Two steak tacos, with cilantro and onion on corn, and a breakfast taco with sausage and chorizo. The steak tacos are still less than $2.EXPAND
Two steak tacos, with cilantro and onion on corn, and a breakfast taco with sausage and chorizo. The steak tacos are still less than $2.
Nick Rallo

The Story of Tacos Y Mas and Its Rise from a Portable Parking-Lot Grill to 5 Taquerias

All-American is a series that looks at beloved, longstanding North Texas eateries and examines their histories while exploring how the food has changed — for the good or bad — over the years.

There was one thing on the menu. Just after Y2K, Mahbub Zaman’s taco stand was a solo makeshift umbrella and a portable grill at the beehive intersection of Ross and Greenville avenues. The car wash next door buzzed with traffic, so Zaman took a chance on a tiny food stand.

Steak, bathing in marinade for 24 hours, sizzled and covered with cilantro and chopped onion, slid onto hot corn tortillas. It was the only taco available. The condiment was salsa verde. Your steak tacos got bagged up in a styrofoam container for $1.19 each.

Eighteen years later, a heated patio with seating has replaced the umbrella. Signs surround the brick-and-mortar, announcing burritos and awards from such papers as this one. The car wash and Zaman’s flagship joint sit in the shadow of a modernized, sleek McDonald’s. The patio's vinyl whips in the chilly wind, the TV is blaring morning shows, and it’s all evidence: Tacos Y Mas is grown up. What started as one grill and one umbrella is now five locations with a growing franchise interest from third parties.

In 1989, Zaman graduated from the University of North Texas, focusing on finance and banking. He’d traveled to Texas as a student in the early '80s from Bangladesh and found himself clocked into work in the melty, sour-creamy halls of Taco Bell corporate. He moved up from assistant manager to a multi-unit manager at the Bell and 10 years later was promoted within PepsiCo (Taco Bell’s owner at the time). There, he helped Pizza Huts, KFCs and Taco Bells become the fast-food machines that they are in every city in the world.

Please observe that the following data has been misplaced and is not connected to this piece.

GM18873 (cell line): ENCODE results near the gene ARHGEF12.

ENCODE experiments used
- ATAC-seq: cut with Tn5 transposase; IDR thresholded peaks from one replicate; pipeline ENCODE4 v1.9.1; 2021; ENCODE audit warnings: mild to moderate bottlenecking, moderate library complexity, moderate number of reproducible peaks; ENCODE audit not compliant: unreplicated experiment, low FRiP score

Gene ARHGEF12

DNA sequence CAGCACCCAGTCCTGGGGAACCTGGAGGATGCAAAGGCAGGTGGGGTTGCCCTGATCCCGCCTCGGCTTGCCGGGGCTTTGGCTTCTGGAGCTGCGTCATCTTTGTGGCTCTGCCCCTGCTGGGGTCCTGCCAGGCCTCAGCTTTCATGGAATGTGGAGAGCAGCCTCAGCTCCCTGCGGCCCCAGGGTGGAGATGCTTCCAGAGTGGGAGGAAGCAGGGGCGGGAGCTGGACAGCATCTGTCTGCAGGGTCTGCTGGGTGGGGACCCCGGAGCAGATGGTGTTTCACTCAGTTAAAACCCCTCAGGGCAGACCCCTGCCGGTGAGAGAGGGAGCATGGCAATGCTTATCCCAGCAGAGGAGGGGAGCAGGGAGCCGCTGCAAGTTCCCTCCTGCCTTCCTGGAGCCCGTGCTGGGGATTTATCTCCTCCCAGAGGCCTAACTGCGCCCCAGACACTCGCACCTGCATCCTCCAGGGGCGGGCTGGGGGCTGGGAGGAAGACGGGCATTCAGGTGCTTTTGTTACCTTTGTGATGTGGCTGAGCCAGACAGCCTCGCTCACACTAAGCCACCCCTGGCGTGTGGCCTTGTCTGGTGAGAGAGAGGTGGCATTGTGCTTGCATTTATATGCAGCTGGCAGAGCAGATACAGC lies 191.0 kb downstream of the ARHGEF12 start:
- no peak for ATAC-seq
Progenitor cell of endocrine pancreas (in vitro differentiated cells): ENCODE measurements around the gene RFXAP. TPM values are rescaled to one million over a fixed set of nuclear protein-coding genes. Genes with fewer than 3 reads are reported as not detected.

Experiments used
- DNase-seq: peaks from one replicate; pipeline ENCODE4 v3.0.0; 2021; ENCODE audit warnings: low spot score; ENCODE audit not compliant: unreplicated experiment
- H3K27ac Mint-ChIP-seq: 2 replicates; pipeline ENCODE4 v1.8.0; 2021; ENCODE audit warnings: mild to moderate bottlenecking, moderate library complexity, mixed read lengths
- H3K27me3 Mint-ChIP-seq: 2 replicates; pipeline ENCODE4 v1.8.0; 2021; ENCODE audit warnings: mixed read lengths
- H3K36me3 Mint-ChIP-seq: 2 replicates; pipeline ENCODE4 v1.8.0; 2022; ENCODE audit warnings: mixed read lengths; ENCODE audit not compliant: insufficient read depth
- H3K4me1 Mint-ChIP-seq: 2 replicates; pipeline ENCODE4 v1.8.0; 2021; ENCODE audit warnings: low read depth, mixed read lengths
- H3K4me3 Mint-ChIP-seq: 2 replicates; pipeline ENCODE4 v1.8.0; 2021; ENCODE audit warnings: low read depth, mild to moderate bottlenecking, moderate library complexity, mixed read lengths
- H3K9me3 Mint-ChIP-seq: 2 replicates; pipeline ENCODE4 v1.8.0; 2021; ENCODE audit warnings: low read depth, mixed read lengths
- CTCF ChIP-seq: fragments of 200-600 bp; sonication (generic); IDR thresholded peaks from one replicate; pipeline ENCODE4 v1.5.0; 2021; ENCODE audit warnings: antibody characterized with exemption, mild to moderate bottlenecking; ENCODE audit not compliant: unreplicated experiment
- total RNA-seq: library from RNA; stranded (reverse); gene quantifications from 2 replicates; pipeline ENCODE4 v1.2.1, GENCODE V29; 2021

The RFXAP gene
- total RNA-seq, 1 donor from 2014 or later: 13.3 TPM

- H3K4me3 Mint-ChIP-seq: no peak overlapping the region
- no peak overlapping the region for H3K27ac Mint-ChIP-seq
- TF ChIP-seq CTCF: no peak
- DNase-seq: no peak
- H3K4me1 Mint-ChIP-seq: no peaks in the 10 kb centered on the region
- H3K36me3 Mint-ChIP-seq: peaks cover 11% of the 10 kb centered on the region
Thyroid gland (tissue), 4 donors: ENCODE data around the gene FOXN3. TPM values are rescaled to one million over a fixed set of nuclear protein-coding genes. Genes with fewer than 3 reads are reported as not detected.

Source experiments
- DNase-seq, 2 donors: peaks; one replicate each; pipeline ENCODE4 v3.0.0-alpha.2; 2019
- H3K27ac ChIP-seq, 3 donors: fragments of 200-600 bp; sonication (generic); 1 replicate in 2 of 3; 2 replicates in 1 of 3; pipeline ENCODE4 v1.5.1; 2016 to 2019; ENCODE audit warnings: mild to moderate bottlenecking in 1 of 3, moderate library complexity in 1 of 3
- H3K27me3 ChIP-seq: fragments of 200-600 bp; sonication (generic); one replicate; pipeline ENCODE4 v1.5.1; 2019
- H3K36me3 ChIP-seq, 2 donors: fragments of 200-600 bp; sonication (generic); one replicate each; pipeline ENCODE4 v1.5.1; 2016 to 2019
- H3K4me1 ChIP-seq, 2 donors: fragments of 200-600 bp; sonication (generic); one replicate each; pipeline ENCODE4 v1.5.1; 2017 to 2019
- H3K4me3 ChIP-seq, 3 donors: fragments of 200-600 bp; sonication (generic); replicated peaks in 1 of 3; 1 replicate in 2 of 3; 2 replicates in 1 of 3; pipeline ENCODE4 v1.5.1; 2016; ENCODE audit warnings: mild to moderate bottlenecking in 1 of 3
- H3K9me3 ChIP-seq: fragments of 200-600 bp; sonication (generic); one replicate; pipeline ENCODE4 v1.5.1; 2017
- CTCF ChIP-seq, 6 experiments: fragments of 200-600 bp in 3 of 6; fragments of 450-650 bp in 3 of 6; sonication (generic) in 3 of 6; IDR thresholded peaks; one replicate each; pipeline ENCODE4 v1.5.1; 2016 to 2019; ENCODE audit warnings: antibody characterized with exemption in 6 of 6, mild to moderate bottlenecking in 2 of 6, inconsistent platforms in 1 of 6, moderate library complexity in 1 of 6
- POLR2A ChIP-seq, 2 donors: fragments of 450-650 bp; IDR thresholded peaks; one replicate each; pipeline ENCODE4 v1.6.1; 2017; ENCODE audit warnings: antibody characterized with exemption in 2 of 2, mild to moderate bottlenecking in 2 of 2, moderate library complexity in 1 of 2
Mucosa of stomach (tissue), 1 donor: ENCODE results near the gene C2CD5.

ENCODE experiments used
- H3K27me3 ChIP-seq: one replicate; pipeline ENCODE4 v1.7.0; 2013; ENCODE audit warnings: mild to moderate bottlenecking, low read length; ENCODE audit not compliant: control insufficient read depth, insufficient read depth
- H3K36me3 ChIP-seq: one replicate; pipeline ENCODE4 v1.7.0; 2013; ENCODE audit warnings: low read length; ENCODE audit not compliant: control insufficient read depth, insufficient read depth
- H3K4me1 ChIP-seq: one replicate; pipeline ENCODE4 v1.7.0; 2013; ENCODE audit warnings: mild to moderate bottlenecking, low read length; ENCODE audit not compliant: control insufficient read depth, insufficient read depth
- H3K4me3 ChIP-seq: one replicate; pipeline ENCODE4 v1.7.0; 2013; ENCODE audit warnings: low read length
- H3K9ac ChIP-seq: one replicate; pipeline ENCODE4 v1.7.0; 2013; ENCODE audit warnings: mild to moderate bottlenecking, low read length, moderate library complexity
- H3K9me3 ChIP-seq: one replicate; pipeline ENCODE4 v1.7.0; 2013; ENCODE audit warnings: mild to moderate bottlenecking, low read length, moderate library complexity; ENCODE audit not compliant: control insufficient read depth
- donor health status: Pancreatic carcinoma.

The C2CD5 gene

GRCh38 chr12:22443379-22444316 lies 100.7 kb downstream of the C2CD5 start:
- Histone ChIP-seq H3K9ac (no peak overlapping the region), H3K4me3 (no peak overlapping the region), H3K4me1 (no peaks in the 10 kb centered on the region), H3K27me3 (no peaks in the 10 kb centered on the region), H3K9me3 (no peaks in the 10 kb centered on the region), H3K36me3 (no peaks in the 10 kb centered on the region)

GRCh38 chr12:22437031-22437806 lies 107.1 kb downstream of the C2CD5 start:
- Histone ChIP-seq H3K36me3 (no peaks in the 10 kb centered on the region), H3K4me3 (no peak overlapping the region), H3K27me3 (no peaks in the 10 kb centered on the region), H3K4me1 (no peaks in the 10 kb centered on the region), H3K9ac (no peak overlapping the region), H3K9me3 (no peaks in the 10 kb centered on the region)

“That was a corporate job,” Zaman says. “So I went from the field — meaning operating Taco Bell restaurants — to the corporate world, and that didn’t really sweep me that much. I didn’t like the office environment. So I started to explore.”

One idea was to open a grocery store: the Texas Foodland at 2730 Samuell Blvd. He felt like he had a firm grasp on the numbers side of running a business. The store was a bust.

“I thought I could run operations," he says. "I was really wrong in that. I didn’t know enough about the grocery business,” he says with a chuckle.

There's no indoor seating at Ross' original Tacos Y Mas, but it's grown since the umbrella and grill operation.EXPAND
There's no indoor seating at Ross' original Tacos Y Mas, but it's grown since the umbrella and grill operation.
Nick Rallo

The taco stand was a different story. One great secret of humans, from chefs to Olympians, around the world: We, the people, have a deep, stupid love of Taco Bell. Who among us hasn't felt primordial cells cry out in surrender-joy at the unsheathing of a Crunchy Taco Supreme? When sour cream fills out that crispy shell, loaded with mysterious ground sort-of-meat, we all turn into I Am Legend bloodthirsties. I’ve seen it. You’ve seen it. Zaman must have felt the force: Tacos are strong in Dallas.

On a recent trip to Tacos Y Mas, the air as cold as steel knives, the Tacos Y Mas patio is empty. The Big “D” taco ($5.29) is bacon, sausage, chorizo, ham, potato, pico de gallo and scrambled eggs on a corn tortilla. It’s served all day, and it satisfies down to the socks.

The steak street tacos are sawdust. The salsa is bright and fresh, but it doesn’t save the powder-dry steak. Tortillas are greasy, providing a hangover cure but little else. Still, they’re $1.99, a price that negotiates with the part of your brain that cares whether it’s good. More breakfast tacos are in order. Extra salsa, please. 

Zaman says there's buzzing interest around franchising his business, but for now, don’t expect many changes beyond the evolving menu. The menu grew after years of homing in on what customers wanted. Local carnivores often asked for carnitas and barbacoa, so Zaman added them to the menu.

Whether or not you’re a Tacos Y Mas fan — there are a dozen taco spots in the area that are serving far more spectacular dishes for little more cash — the story of this spot's quiet rise is something to behold.

It’s also a Texas story, a Dallas tale of one taco stand’s coming of age.

Tacos Y Mas, 5419 Ross Ave. and four other locations.

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